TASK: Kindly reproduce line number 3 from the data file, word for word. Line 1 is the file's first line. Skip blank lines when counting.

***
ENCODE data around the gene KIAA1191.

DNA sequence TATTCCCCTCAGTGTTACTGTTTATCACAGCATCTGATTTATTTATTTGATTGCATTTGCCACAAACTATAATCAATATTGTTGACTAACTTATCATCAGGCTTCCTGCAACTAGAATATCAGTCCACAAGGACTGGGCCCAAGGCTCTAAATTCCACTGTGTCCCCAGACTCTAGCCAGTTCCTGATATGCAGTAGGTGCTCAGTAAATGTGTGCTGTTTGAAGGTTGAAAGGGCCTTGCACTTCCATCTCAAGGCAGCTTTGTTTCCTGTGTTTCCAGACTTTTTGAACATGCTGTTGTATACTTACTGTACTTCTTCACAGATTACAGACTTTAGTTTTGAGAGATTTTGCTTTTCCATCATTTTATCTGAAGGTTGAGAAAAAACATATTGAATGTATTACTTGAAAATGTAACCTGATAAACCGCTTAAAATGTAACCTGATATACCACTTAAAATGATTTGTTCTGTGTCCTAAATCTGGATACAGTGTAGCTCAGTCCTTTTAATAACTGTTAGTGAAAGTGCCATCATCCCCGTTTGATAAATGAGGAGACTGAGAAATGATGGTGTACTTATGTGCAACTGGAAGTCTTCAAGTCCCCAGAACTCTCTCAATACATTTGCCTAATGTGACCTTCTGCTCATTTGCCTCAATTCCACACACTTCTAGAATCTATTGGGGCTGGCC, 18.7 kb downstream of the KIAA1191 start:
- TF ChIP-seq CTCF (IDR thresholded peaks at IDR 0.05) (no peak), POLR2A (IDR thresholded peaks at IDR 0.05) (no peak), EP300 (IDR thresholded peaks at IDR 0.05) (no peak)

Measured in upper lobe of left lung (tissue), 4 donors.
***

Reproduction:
- TF ChIP-seq CTCF (IDR thresholded peaks at IDR 0.05) (no peak), POLR2A (IDR thresholded peaks at IDR 0.05) (no peak), EP300 (IDR thresholded peaks at IDR 0.05) (no peak)